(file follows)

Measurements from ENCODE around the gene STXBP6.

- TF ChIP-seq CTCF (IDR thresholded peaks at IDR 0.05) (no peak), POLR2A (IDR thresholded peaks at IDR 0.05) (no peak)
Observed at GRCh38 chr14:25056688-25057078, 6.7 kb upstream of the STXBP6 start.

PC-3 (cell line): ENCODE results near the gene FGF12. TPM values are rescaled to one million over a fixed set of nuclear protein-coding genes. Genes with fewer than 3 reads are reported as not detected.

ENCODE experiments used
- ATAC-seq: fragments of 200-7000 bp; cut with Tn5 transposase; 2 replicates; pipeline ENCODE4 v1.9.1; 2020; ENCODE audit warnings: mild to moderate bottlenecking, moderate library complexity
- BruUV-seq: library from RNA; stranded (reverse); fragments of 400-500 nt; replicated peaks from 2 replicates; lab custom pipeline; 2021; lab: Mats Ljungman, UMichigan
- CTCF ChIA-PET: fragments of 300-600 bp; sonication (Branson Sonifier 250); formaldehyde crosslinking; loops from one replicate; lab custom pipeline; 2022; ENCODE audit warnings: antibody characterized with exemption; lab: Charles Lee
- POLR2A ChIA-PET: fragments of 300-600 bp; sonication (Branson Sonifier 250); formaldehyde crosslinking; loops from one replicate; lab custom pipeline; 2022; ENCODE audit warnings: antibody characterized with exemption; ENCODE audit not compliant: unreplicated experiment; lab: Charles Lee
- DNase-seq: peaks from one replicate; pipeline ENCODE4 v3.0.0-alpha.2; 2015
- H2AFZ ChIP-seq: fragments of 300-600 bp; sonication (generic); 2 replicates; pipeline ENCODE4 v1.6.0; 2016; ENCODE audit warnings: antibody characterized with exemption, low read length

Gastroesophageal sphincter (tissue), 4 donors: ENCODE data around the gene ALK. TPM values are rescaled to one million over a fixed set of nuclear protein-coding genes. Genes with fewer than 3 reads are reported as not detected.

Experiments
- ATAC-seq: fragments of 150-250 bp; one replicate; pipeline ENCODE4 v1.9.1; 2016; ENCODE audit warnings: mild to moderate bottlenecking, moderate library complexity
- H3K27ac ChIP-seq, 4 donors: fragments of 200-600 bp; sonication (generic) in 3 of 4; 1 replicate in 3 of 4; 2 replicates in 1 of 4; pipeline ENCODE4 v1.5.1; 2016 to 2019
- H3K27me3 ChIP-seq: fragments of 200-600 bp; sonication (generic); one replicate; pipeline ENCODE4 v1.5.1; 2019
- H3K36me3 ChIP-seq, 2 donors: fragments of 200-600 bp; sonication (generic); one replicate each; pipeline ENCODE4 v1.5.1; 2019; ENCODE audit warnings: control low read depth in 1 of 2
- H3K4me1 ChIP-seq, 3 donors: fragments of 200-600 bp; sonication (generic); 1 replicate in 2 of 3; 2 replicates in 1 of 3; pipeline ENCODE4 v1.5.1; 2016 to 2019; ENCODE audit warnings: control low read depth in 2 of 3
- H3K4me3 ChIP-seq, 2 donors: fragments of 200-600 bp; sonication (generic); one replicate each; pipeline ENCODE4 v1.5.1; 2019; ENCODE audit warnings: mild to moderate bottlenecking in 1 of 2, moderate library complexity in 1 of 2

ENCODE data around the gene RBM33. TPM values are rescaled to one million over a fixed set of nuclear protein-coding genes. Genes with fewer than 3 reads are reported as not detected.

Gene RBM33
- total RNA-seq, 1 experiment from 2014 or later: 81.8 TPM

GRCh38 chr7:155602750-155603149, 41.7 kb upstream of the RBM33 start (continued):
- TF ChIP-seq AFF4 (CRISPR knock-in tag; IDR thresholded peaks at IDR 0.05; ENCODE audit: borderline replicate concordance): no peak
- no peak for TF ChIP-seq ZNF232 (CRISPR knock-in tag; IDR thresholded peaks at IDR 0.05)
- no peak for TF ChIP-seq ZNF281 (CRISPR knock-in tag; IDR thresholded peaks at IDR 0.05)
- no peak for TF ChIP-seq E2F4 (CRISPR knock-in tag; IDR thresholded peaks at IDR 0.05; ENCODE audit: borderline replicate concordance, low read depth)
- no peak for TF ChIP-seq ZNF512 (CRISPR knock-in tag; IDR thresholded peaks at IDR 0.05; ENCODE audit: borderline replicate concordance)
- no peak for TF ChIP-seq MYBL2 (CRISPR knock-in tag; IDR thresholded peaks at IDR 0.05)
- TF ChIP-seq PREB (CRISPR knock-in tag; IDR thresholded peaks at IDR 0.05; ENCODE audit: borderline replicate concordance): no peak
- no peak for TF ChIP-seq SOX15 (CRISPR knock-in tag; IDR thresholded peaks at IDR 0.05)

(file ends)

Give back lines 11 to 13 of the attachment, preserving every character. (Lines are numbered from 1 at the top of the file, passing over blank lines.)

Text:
- H2AFZ ChIP-seq: fragments of 300-600 bp; sonication (generic); 2 replicates; pipeline ENCODE4 v1.6.0; 2016; ENCODE audit warnings: antibody characterized with exemption, low read length

Gastroesophageal sphincter (tissue), 4 donors: ENCODE data around the gene ALK. TPM values are rescaled to one million over a fixed set of nuclear protein-coding genes. Genes with fewer than 3 reads are reported as not detected.

Experiments